The competitor, and subsequently the court, may not treat an infringer in #3 as if the claimant and the infringer had a licensing agreement to begin with. For this reason, the Georgia-Pacific hypothetical was developed by the court. It posits a “willing licensor” and a “willing licensee” going through the negotiations that might have happened if the infringer hadn’t stolen the patent in the first place.

The difficulty of course is that, as the court in Panduit observed, it puts both the court and the claimant in the uncomfortable position of dealing with the infringer as if it had been reasonable from the outset.

Another problem with Georgia-Pacific is that the fifteen enumerated factors may not apply to all cases, may require evidence that does not exist or cannot be provided, or is what is under litigation in the case already (Factor 15: “The amount that a licensor (such as the patentee) and a licensee (such as the infringer) would have agreed upon (at the time the infringement began) if both had been reasonably and voluntarily trying to reach an agreement” meaning a reasonable royalty is…a reasonable royalty).[8]

Restitution and Unjust Enrichment

In his article “Ending Unreasonable Royalties: Why Nominal Damages Are Adequate To Compensate Patent Assertion Entities For Infringement,” (Vermont Law Review, Vol. 39:867)[9] Attorney Daniel H. Brean suggested that claimants should push for restitution rather than royalties in patent infringement cases.

In Aro Manufacturing Co. v. Convertible Top Replacement Co., (377 U.S. 476, 504–05 (1965), Aro infringed on CTR’s license with Ford Motors to sell convertible car replacement covers. CTR sued Ford (for violating the licensing agreement) and Aro (for patent infringement). The Court ruled in this case that CTR was not entitled to more than what they received from Ford, since that was what they would have had in profits had Ford not breached the agreement. CTR was not entitled to Aro’s additional profits simply because Aro had profited from CTR’s patent.

This is true in many patent infringement cases. If a claimant’s lost profits are adequate, they should resist the temptation to double-dip and pursue any contributing infringers for additional losses. On the other hand, if the claimant can show that the contributing infringer took profits as well, then that should be included in their claim.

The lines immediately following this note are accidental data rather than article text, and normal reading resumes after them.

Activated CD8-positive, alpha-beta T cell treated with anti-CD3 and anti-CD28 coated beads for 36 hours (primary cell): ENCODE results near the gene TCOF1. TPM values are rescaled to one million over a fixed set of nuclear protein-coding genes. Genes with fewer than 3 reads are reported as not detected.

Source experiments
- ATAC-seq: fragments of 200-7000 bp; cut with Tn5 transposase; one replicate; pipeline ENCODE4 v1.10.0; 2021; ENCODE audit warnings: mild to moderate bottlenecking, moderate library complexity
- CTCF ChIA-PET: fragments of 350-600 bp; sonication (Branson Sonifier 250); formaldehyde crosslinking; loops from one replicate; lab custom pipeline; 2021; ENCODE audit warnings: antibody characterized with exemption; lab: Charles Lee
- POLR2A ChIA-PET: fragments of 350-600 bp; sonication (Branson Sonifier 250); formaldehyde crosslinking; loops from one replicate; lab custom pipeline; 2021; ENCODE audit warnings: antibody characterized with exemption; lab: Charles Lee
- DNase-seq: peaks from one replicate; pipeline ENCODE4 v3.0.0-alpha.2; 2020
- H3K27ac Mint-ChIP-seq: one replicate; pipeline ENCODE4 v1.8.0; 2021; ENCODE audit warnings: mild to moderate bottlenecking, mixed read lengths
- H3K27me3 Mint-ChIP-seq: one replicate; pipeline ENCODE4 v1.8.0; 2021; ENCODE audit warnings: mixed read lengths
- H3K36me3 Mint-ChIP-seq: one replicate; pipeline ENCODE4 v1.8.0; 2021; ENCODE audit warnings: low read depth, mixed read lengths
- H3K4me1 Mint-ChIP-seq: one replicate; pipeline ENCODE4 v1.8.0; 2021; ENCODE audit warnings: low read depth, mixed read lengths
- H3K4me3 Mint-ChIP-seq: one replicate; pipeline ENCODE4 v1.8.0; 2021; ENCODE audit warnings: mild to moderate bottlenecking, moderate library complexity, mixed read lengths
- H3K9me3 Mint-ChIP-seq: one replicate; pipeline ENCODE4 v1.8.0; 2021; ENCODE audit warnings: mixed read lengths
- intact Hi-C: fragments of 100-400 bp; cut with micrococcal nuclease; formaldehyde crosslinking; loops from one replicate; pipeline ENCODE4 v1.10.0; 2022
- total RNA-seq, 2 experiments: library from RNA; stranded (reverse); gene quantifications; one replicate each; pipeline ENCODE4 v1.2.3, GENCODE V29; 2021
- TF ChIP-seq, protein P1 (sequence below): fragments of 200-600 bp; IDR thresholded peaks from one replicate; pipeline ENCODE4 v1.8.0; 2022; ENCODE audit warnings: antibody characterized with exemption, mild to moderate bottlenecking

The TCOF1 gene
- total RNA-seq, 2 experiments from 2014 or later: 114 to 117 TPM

Unless a claimant can show actual damages and lost profit, courts are increasingly wary of awarding damages, thanks to the tireless efforts of patent assertion entities and non-practicing entities. At the same time, legitimate patent holders and licensees must receive fair, reasonable, and non-discriminatory (FRAND) compensation for their patent they are entitled to.

Best Practices for Patent Infringement Claimants

As noted, claimants’ first step should be establishing their profit loss and actual damages. A solid forensic accounting of what the infringement has cost, beginning with the date the patent became active will give the judge a figure to work from.

Calculating royalties is more of an art than a science. Experts in the field recommend reviewing other licensing agreements if they are available. Such data may not be permissible in court unless it meets stringent guidelines, so claimants should consult a patent attorney before using these agreements in legal documents.

Legal experts suggest that courts are trending towards reasonable settlements and avoiding litigation where possible. If claimants can suggest a figure that the infringer is more willing to pay, the judge is more likely to accept it.

Claimants should not let the current trends prevent them from seeking justice. Industry reports suggest that overall patent cases are trending down, and reasonable royalty awards have been increasing. Just over 20% of cases that went to appeal were reversed, a hopeful sign for companies hit by overanxious PAEs.[10]

If a settlement can be reached that is more than the lost profit and time spent litigating, and the amount of effort expended does not exceed the return from the infringer, then claimants should always try for reasonable royalties when a patent has been stolen or stepped on. Preparation is key in all these cases, but they are eminently winnable with proper planning.

[1] https://www.eff.org/deeplinks/2024/03/congress-must-stop-pushing-bills-will-benefit-patent-trolls

[2] https://scholar.smu.edu/cgi/viewcontent.cgi?article=1542&context=law_faculty

[3] https://www.law.cornell.edu/uscode/text/35/284

[4] https://lawreview.vermontlaw.edu/wp-content/uploads/2015/05/39-4-04_Brean.pdf (citing  Soverain Software, L.L.C. v. CDW Corp., 836 F. Supp. 2d 462, No. 6:2007-cv-511 (E.D. Tex. May 13, 2010)

[5] https://lexmachina.com/blog/lex-machina-releases-its-2022-patent-litigation-report/

[6] https://www.iptechblog.com/2021/09/plaintiffs-beware-disclose-all-evidence-of-lost-profits-damages-during-discovery/

[7] https://law.justia.com/cases/federal/appellate-courts/F2/575/1152/372272/

[8] https://www.dinsmore.com/content/uploads/2018/11/2018_02_Remedies_01_Patents_A_Royalty_Damages.pdf

[9] https://lawreview.vermontlaw.edu/wp-content/uploads/2015/05/39-4-04_Brean.pdf

[10] https://lexmachina.com/blog/lex-machina-releases-its-2024-patent-litigation-report/